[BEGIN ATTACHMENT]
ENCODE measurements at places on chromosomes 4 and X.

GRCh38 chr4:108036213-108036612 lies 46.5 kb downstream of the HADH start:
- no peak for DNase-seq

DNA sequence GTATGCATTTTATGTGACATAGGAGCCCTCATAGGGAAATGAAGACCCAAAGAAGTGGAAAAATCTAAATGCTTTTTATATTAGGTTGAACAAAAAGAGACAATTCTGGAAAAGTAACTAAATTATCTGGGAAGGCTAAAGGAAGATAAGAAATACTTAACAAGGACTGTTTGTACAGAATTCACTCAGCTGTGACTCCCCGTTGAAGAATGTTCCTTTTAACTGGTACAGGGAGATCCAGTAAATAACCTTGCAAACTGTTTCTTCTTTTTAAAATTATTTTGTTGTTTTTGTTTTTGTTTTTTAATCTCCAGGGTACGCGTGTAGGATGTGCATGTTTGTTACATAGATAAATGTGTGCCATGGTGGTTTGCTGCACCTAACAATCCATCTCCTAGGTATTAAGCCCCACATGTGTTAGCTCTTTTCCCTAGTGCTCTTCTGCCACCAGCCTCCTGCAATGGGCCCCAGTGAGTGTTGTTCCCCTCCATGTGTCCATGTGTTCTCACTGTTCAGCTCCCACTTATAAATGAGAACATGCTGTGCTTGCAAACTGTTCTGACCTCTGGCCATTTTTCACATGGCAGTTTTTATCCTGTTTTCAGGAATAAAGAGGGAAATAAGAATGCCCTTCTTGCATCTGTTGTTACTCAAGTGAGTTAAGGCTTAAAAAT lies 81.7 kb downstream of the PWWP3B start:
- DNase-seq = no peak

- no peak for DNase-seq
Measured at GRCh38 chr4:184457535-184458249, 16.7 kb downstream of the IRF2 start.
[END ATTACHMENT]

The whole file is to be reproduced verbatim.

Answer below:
ENCODE measurements at places on chromosomes 4 and X.

GRCh38 chr4:108036213-108036612 lies 46.5 kb downstream of the HADH start:
- no peak for DNase-seq

DNA sequence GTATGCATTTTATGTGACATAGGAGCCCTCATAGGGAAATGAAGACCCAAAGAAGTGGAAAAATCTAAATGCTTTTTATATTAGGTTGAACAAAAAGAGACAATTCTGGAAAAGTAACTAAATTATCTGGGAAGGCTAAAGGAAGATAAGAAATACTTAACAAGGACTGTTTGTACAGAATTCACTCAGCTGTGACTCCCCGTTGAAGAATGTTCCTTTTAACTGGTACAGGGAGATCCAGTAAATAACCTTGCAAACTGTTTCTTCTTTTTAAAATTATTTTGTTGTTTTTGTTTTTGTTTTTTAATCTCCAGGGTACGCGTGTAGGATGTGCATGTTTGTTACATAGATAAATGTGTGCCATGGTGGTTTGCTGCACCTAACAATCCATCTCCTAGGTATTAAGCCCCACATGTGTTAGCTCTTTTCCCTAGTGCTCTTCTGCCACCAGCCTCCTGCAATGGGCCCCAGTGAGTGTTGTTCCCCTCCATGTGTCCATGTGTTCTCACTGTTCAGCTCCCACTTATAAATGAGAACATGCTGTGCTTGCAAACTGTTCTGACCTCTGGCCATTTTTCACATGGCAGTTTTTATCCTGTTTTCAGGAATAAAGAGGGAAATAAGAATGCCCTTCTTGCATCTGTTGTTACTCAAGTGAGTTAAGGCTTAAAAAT lies 81.7 kb downstream of the PWWP3B start:
- DNase-seq = no peak

- no peak for DNase-seq
Measured at GRCh38 chr4:184457535-184458249, 16.7 kb downstream of the IRF2 start.